I was told REPEATEDLY:

“Thank you so much for your business”
“Thank you for your patronage and as an iPhone customer
“We value your business and thank you again, for being an AT&T customer”


I mean it’s not like every time I call they are rude, but this guy was OVER the TOP. And, pointedly singled out the fact I was an “iPhone customer” again and again.

Hmmmmmm. Feeling the heat a little AT&T?

Our Business:

So do you (and me) wait until we feel the heat to reciprocate to our clients and be grateful? Do we wait for a competitor to come into the market to stir it up or are we continuing to build client relations and loyalty?

Don’t wait until it’s too late. Trust me… this was an “aha moment” for me as well. I love to sell. I love to plan. But the extra touches for client relations sometimes can lost in the daily grind.

Time to step up our game!

Happy Selling!

On the Eighth Day of Selling…

On the Eighth Day of Selling my sales coach gave to me….


This is a great time of year to send out a personal note of gratitude and simply make contact to vendors that you have worked with over the past year.

It’s more than just about gifts, it’s personal contact. And let’s face it. While we all have our clients (the bride and groom who pay our bills) our other clients are mutual vendors. We have to work together again.

Reach out and make a connection. This is not the time to ask for referrals, it’s a soft, marketing touch. There is nothing wrong with sending out a new pricing list or info about new services you may offer. But be sure it’s just to update.

It’s a time to celebrate and smile together since we have worked hard all year. And the best thing, you are now at the Top of Their Mind when a newly engaged, potential client comes along.

Happy Selling!

photo: Third Generation Photography. At a photobooth with photographer and assistant photographer.

Don’t FRET about what other vendors CHARGE

My blog post yesterday created a stir. It’s a problem that I hear about at every convention, gchat, tweet, telephone conversation and personal emails from other vendors. With a down economy and the high rate of people losing their jobs, it is natural to see an influx of newcomers in EVERY industry, and that includes the event & wedding industry.

I say they are mostly newcomers because I don’t find the veteran vendors charging mere hundreds for many hours of service. They know they cannot sustain nor make a living as a self-employed business person. With that said, I understand that we are not all “luxury, service providers”. My business does not cater nor market to, the “luxury bride”. Frankly, I think that term is overused and should be rolled up and put away, for good.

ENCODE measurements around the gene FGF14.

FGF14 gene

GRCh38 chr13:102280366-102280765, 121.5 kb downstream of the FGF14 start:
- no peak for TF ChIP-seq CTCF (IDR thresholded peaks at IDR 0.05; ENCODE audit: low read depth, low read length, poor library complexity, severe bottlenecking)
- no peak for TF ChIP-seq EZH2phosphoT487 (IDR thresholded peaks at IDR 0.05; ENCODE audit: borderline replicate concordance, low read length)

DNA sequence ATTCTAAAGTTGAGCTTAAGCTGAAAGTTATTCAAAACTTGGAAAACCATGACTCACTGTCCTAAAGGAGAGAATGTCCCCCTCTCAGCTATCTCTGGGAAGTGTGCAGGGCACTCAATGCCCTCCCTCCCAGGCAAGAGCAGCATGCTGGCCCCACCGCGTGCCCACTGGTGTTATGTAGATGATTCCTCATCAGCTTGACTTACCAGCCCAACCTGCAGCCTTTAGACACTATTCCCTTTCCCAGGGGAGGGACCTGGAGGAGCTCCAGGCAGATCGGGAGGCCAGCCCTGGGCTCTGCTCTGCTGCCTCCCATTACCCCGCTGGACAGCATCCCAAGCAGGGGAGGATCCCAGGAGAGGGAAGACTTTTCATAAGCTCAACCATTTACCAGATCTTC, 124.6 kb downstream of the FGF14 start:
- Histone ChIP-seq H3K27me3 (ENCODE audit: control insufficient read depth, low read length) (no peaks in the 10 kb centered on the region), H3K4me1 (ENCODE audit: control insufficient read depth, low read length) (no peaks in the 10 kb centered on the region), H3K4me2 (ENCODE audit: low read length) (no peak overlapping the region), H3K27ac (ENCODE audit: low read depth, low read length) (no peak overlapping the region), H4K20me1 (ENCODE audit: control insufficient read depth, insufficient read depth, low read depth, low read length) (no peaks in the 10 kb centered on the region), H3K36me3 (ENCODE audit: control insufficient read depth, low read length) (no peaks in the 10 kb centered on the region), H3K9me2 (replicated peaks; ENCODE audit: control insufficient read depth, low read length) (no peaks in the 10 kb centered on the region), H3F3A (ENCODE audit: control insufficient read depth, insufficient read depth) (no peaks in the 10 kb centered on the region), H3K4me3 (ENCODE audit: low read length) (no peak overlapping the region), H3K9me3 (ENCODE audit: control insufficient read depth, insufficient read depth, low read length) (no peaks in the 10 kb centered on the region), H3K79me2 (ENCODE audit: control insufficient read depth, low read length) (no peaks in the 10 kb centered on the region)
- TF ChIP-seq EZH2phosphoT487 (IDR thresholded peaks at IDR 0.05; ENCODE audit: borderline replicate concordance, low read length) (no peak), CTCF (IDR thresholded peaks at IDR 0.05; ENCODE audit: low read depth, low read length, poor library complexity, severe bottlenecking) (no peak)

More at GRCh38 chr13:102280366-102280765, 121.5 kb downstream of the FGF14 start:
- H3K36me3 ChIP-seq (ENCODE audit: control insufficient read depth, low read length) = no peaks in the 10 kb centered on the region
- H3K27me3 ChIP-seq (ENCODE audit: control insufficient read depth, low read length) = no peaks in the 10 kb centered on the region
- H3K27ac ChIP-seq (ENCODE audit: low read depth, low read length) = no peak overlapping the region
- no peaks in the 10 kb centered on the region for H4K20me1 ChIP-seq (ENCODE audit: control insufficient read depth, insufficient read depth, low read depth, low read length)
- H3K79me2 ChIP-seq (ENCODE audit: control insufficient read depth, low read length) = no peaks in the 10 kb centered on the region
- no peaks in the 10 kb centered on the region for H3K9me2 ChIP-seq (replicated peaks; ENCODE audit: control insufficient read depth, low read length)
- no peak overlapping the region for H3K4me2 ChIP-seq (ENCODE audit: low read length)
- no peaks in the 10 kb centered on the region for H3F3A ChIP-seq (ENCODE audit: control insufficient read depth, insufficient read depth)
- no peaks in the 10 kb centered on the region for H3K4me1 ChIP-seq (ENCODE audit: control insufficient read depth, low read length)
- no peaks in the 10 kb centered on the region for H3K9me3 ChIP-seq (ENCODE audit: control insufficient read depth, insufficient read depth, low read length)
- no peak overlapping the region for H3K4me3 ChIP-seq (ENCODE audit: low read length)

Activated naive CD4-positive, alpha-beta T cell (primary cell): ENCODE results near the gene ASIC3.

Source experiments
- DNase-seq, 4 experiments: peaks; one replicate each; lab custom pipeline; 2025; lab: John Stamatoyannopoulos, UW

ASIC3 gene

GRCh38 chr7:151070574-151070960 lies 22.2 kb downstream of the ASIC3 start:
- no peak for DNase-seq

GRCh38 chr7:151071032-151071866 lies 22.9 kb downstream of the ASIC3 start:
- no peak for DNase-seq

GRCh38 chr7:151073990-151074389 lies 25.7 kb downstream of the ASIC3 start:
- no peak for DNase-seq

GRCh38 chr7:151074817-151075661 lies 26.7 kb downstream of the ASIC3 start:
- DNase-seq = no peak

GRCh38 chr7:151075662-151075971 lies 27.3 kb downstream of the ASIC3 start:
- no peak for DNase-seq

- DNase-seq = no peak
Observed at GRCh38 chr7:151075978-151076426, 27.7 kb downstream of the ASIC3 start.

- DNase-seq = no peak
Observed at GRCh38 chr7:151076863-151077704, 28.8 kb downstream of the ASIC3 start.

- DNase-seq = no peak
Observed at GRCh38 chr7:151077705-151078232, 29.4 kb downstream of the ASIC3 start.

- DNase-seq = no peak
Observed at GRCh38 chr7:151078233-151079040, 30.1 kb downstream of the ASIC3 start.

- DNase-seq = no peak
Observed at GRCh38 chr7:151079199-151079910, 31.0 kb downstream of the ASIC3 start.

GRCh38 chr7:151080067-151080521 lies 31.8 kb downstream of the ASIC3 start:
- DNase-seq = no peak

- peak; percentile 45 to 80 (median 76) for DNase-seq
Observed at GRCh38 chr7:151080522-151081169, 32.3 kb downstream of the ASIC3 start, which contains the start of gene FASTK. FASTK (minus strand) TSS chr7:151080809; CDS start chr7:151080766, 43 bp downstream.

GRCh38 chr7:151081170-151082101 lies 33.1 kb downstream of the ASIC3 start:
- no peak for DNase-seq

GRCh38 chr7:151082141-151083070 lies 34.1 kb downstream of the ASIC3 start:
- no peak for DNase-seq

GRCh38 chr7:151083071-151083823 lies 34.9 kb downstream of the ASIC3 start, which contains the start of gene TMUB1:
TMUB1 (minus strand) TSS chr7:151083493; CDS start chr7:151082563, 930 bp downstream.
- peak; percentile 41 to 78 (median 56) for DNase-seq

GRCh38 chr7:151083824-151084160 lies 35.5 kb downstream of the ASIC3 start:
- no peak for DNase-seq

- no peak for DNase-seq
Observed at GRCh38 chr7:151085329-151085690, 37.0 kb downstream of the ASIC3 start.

So, do not fret. Here are a few thoughts to keep in mind:

  1. Quit worrying. Look if they are grossly (which is the word I used) undercharging their services, they won’t be around long. It’s non-sustainable and they will fizz/burn out. Also, and more importantly, the clients that hire a $500 photographer, would not of hired you anyway. They don’t see the value, they see a very low price point.
  2. Educate them. Some newcomers to this industry may turn out to be stellar players at a later date. That’s right! We all started somewhere. But they may not KNOW how to go about it. So call them, send them to or let them know about an industry event coming up. They may just need some education.
  3. You are NOT competing. If you have been in business for many years, you are not in competition with these new players. You have a different clientele and a different market share. Does it muck up and devalue the industry standards? Yes, a bit. But it’s okay, it will all shake out in the end. Worry about what makes you unique and finding your client that appreciates and values your services.
  4. Understand your value. It’s time to stop and re-address what makes your services so great and why you can charge what you do. Take inventory, write down the key points of what makes you unique (and saying you’ve been in business for 10 years is not enough nor makes you unique). Once you have done this exercise, it will make it clearer and easier for you to explain your value, worth and expertise to your potential clients.

Happy Selling!